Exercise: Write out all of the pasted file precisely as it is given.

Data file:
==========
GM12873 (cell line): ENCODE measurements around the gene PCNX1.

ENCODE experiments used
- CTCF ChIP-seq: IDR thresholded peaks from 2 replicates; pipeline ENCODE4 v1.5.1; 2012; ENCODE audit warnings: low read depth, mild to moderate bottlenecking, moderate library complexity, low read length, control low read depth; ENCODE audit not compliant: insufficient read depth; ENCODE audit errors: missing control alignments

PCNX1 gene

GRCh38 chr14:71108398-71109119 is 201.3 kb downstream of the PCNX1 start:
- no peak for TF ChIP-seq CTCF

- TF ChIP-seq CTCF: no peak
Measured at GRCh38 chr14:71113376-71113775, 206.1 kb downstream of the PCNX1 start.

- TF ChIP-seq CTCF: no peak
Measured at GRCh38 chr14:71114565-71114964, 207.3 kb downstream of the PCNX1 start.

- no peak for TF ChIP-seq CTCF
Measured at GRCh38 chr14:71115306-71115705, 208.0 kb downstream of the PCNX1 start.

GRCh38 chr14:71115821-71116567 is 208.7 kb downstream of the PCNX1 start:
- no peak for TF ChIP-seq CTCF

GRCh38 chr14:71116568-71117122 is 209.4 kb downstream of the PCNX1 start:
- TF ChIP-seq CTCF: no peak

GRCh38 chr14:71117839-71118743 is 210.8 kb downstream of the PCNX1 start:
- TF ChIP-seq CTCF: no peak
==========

GM12873 (cell line): ENCODE measurements around the gene PCNX1.

ENCODE experiments used
- CTCF ChIP-seq: IDR thresholded peaks from 2 replicates; pipeline ENCODE4 v1.5.1; 2012; ENCODE audit warnings: low read depth, mild to moderate bottlenecking, moderate library complexity, low read length, control low read depth; ENCODE audit not compliant: insufficient read depth; ENCODE audit errors: missing control alignments

PCNX1 gene

GRCh38 chr14:71108398-71109119 is 201.3 kb downstream of the PCNX1 start:
- no peak for TF ChIP-seq CTCF

- TF ChIP-seq CTCF: no peak
Measured at GRCh38 chr14:71113376-71113775, 206.1 kb downstream of the PCNX1 start.

- TF ChIP-seq CTCF: no peak
Measured at GRCh38 chr14:71114565-71114964, 207.3 kb downstream of the PCNX1 start.

- no peak for TF ChIP-seq CTCF
Measured at GRCh38 chr14:71115306-71115705, 208.0 kb downstream of the PCNX1 start.

GRCh38 chr14:71115821-71116567 is 208.7 kb downstream of the PCNX1 start:
- no peak for TF ChIP-seq CTCF

GRCh38 chr14:71116568-71117122 is 209.4 kb downstream of the PCNX1 start:
- TF ChIP-seq CTCF: no peak

GRCh38 chr14:71117839-71118743 is 210.8 kb downstream of the PCNX1 start:
- TF ChIP-seq CTCF: no peak